And I'm not throwing away my shot
It's time to take a shot!

I dream of life without a monarchy
The unrest in France will lead to 'onarchy?
'Onarchy? How you say, how you say, oh, 'Anarchy'!
When I fight, I make the other side panicky
With my

Shot!

Yo, I'm a tailor's apprentice
And I got y'all knuckleheads in loco parentis
I'm joining the rebellion 'cause I know it's my chance
To socially advance, instead of sewin' some pants!
I'm gonna take a

Shot!

And but we'll never be truly free
Until those in bondage have the same rights as you and me
(That's right!)
You and I. Do or die. Wait 'til I sally in
On a stallion with the first black battalion
Have another

Shot!

Geniuses, lower your voices
You keep out of trouble and you double your choices
I'm with you, but the situation is fraught
You've got to be carefully taught:
If you talk, you're gonna get shot!

Burr, check what we got
Mister Lafayette, hard rock like Lancelot
I think your pants look hot
Laurens, I like you a lot
Let's hatch a plot blacker than the kettle callin' the pot...
What are the odds the gods would put us all in one spot
Poppin' a squat on conventional wisdom, like it or not
A bunch of revolutionary manumission abolitionists?
Give me a position, show me where the ammunition is!

Oh, am I talkin' too loud?
Sometimes I get over-excited, shoot off at the mouth
I never had a group of friends before
I promise that I'll make y'all proud

Let's get this guy in front of a crowd

I am not throwing away my shot
I am not throwing away my shot
Hey yo, I'm just like my country
I'm young, scrappy and hungry
And I'm not throwing away my shot

I am not throwing away my shot
I am not throwing away my shot
Hey yo, I'm just like my country
I'm young, scrappy and hungry
And I'm not throwing away my shot

Everybody sing:
Whoa, whoa, whoa (Whoa! Whoa! Whoa!)
Hey!
Whoa! (Whoa!)
Wooh!
Whoa! (Whoa!)
Ay, let 'em hear ya!
(Yeah!)
Let's go!

(Whoa! Whoa! Whoa!)
I said shout it to the rooftops! (Whoa!)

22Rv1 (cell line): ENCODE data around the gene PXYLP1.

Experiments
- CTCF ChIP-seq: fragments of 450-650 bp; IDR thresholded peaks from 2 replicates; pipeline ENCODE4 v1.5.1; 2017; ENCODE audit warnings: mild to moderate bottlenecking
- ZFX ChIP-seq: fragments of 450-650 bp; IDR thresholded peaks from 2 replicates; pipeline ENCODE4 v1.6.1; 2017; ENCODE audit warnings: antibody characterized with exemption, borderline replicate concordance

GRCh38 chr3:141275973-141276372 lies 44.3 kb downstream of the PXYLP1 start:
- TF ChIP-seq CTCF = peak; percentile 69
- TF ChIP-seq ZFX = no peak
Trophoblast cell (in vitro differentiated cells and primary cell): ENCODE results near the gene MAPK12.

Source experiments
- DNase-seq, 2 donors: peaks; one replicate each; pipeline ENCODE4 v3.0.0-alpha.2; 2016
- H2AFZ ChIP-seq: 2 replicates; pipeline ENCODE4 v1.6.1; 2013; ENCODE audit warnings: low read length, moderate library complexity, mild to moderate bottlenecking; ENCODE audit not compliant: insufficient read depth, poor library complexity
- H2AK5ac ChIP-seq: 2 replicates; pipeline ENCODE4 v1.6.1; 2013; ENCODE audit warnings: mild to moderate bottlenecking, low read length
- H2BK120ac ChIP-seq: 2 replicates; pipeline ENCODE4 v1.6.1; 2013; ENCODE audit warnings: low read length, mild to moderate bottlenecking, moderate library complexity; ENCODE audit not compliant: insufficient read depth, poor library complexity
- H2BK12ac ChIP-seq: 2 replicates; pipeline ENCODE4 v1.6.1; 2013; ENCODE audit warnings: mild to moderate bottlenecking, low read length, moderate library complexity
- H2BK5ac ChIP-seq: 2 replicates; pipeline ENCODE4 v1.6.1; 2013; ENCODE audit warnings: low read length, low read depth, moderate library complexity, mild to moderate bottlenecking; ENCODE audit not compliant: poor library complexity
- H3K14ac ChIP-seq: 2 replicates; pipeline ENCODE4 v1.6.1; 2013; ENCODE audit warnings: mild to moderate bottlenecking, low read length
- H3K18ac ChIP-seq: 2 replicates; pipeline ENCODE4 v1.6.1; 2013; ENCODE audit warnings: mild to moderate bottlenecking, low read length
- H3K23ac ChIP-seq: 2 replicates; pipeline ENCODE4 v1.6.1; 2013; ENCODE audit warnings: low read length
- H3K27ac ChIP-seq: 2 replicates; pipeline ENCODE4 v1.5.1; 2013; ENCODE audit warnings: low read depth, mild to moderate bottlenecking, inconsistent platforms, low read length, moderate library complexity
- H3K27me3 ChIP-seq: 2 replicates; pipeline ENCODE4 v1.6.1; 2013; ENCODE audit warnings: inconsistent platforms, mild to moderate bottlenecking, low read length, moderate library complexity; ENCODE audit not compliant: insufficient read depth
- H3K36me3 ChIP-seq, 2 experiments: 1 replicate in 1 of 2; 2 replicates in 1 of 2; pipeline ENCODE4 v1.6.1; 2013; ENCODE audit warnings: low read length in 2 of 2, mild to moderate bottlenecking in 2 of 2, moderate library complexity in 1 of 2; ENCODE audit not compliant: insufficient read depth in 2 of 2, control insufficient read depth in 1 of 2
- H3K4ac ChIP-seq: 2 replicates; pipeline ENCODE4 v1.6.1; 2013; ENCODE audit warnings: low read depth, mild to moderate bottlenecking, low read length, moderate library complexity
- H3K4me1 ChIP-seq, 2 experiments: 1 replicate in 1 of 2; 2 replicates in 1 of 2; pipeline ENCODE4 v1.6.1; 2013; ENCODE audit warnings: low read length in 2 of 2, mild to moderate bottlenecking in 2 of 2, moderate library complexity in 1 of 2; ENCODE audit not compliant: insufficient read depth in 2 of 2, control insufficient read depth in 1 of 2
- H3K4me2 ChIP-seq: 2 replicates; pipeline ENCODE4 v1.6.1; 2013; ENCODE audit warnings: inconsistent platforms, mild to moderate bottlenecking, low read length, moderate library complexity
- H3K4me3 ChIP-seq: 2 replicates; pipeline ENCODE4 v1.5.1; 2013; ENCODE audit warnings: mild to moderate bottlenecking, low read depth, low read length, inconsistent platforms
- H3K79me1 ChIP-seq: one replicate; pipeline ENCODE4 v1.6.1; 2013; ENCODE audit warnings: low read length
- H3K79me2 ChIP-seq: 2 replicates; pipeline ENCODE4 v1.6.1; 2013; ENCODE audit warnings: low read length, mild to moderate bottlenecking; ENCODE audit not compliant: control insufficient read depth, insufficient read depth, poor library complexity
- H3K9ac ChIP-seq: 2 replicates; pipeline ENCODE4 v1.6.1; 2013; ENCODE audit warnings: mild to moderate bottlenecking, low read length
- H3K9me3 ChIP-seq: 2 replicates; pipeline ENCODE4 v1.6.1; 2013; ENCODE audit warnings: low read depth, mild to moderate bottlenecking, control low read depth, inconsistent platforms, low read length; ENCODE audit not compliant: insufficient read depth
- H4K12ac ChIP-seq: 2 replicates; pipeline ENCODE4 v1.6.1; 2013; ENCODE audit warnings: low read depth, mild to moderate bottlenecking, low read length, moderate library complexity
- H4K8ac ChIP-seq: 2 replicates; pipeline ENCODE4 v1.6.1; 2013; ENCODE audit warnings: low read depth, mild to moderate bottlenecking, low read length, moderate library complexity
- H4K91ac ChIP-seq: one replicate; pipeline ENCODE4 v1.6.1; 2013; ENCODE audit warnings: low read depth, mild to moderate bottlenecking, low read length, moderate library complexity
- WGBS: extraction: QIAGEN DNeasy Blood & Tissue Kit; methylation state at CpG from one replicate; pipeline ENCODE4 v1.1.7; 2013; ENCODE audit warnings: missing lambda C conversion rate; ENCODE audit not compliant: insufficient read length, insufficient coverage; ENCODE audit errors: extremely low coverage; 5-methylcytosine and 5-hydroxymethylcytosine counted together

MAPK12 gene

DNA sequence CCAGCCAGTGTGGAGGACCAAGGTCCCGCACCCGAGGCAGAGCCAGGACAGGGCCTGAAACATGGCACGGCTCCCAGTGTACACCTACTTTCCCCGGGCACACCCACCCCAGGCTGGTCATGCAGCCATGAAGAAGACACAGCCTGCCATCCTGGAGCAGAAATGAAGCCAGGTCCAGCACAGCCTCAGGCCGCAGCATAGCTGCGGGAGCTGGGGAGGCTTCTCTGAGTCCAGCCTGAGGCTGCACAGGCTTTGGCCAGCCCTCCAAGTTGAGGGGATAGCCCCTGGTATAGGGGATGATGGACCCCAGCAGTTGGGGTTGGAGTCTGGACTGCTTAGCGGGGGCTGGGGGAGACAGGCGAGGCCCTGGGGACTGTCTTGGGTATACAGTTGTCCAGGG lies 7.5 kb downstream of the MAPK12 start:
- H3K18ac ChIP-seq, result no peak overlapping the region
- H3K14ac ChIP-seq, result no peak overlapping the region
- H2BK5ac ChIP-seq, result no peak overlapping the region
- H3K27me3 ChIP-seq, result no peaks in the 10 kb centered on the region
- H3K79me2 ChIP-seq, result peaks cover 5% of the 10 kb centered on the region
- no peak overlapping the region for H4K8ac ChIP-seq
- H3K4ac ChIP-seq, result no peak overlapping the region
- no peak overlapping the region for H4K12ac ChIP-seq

Said, to the rooftops! (Whoa!)
Come on!
(Yeah!)
Come on, let's go!

Rise up!
When you're living on your knees, you rise up
Tell your brother that he's gotta rise up
Tell your sister that she's gotta rise up

When are these colonies gonna rise up?
When are these colonies gonna rise up? (Whoa!)
When are these colonies gonna rise up? (Whoa!)
When are these colonies gonna rise up? (Whoa!)
Rise up!

I imagine death so much it feels more like a memory
When's it gonna get me?
In my sleep? Seven feet ahead of me?
If I see it comin', do I run or do I let it be?
Is it like a beat without a melody?
See, I never thought I'd live past twenty
Where I come from some get half as many
Ask anybody why we livin' fast and we laugh, reach for a flask
We have to make this moment last, that's plenty

Scratch that
This is not a moment, it's the movement
Where all the hungriest brothers with something to prove went.
Foes oppose us, we take an honest stand
We roll like Moses, claimin' our promised land
And? If we win our independence?
Is that a guarantee of freedom for our descendants?
Or will the blood we shed begin an endless
Cycle of vengeance and death with no defendants?

I know the action in the street is excitin'
But Jesus, between all the bleedin' 'n fightin'
I've been readin' 'n writin'
We need to handle our financial situation
Are we a nation of states? What's the state of our nation?

I'm past patiently waitin'. I'm passionately
Smashin' every expectation
Every action's an act of creation!
I'm laughin' in the face of casualties and sorrow
For the first time, I'm thinkin' past tomorrow.

And I am not throwing away my shot
I am not throwing away my shot
Hey yo, I'm just like my country
I'm young, scrappy and hungry
And I'm not throwing away my shot

We're gonna rise up! (Not throwing away my shot) Time to take a shot!
We're gonna rise up! (Not throwing away my shot) Time to take a shot!
We're gonna (Rise up! Rise up!)
It's time to take a shot! (Rise up! Rise up!)
It's time to take a shot! (Rise up!)
(Rise up!) (Woooah!)
It's time to take a shot! (Rise up!)
Take a shot! Shot! Shot!
A-yo it's time to take a shot!
Time to take a shot!
And I am not throwing away my
Not throwing away my shot!


Credit: Screen capture via YouTube.com.
July 20th, 2020
A 115.83-carat pear-shaped diamond is the star of Christie's upcoming Magnificent Jewels auction in New York. The F-color, VVS1 gem dangles from a majestic 19-inch platinum necklace that is completely encircled by 51 pear-shaped diamonds, 31 of which range in size from 0.97 to 5.50 carats.



This headliner — The Property of a Lady — is expected to fetch between $5 million and $7 million when the hammer comes down on July 29. The piece has the highest pre-sale estimate and any item in the sale and is slated to be the last of 264 lots offered.



The Christies sale includes a wide range of head turning gems and jewelry from prominent private collections. Here are some of our favorites...